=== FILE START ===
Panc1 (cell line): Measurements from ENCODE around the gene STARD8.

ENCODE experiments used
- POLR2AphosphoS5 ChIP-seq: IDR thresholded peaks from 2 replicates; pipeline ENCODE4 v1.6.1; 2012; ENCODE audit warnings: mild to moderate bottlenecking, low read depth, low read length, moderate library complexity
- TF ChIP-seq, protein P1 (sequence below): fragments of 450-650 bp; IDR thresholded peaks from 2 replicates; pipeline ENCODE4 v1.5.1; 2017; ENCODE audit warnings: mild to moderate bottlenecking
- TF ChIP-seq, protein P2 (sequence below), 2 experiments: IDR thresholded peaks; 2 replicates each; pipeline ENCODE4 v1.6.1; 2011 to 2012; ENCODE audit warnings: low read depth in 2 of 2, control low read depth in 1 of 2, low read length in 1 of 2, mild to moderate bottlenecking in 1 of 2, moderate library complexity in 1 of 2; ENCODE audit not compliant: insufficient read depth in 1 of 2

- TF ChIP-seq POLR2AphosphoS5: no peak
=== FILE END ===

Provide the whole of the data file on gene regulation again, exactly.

Panc1 (cell line): Measurements from ENCODE around the gene STARD8.

ENCODE experiments used
- POLR2AphosphoS5 ChIP-seq: IDR thresholded peaks from 2 replicates; pipeline ENCODE4 v1.6.1; 2012; ENCODE audit warnings: mild to moderate bottlenecking, low read depth, low read length, moderate library complexity
- TF ChIP-seq, protein P1 (sequence below): fragments of 450-650 bp; IDR thresholded peaks from 2 replicates; pipeline ENCODE4 v1.5.1; 2017; ENCODE audit warnings: mild to moderate bottlenecking
- TF ChIP-seq, protein P2 (sequence below), 2 experiments: IDR thresholded peaks; 2 replicates each; pipeline ENCODE4 v1.6.1; 2011 to 2012; ENCODE audit warnings: low read depth in 2 of 2, control low read depth in 1 of 2, low read length in 1 of 2, mild to moderate bottlenecking in 1 of 2, moderate library complexity in 1 of 2; ENCODE audit not compliant: insufficient read depth in 1 of 2

- TF ChIP-seq POLR2AphosphoS5: no peak